Media sentiment and short stocks performance during a systemic crisis
Source of Publication
International Review of Financial Analysis
During crisis periods, investors often engage in short selling of stocks, in line with their pessimistic view of the present and future market performance as well as with the hope to repurchase the stocks back in the future at much lower prices. This attitude not only affects stock returns, but also may lead to significant risk transmission among assets. Addressing this concern, our study examines the returns and volatility connectedness between media coverage index (MCI) and high short interest stocks during the recent Covid-19 pandemic. We document MCI as a net transmitter for all returns series, whereas the results for volatility series exhibits binary behavior, acting as either a transmitter or recipient depending on the considered sector of economic activity. We highlight that the healthcare and energy sector stocks behave as net recipients of both, returns and volatility; hence, a certain caution is required while including them in investment portfolios. Finally, the causality test indicates that the MCI is more strongly connected with stock returns than with volatilities, thus signaling that media, may not only provoke a rise in stock volatility, but cause intense risk transmission especially during a systemic crisis similar to Covid-19.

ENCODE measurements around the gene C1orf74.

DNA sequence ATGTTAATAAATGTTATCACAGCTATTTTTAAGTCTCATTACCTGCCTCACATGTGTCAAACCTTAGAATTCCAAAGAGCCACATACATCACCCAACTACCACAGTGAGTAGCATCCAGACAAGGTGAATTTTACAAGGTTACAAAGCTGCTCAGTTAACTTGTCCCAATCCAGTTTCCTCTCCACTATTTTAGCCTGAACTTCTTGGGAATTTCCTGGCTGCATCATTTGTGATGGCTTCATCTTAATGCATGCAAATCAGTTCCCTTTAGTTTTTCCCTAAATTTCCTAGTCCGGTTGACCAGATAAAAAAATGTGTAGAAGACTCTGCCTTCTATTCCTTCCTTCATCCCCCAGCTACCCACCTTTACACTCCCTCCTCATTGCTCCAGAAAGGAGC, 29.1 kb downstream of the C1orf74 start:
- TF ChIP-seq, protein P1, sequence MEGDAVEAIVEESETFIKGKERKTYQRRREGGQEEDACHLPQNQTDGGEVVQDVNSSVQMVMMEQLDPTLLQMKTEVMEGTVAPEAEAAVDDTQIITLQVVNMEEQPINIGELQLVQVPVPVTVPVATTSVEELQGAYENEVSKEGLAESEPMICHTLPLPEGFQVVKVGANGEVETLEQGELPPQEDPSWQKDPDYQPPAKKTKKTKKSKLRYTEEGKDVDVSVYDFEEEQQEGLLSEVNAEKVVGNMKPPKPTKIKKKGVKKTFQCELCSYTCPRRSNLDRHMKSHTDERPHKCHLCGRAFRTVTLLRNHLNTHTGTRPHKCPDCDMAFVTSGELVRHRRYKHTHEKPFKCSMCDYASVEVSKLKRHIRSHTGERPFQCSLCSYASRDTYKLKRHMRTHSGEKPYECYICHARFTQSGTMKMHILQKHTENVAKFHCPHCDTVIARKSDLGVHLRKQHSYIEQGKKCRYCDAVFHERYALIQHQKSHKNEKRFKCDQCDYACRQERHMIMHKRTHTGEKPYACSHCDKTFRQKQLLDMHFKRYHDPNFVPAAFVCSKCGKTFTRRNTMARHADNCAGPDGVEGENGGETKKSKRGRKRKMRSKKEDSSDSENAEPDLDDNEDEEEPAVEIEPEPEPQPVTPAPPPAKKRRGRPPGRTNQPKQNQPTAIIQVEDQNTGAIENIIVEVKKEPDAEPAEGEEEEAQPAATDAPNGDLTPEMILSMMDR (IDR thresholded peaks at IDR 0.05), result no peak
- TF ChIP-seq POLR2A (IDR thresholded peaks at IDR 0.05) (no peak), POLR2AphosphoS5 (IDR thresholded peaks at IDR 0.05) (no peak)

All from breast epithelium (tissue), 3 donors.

Umar, Zaghum; Adekoya, Oluwasegun Babatunde; Oliyide, Johnson Ayobami; and Gubareva, Mariya, "Media sentiment and short stocks performance during a systemic crisis" (2021). All Works. 4580.
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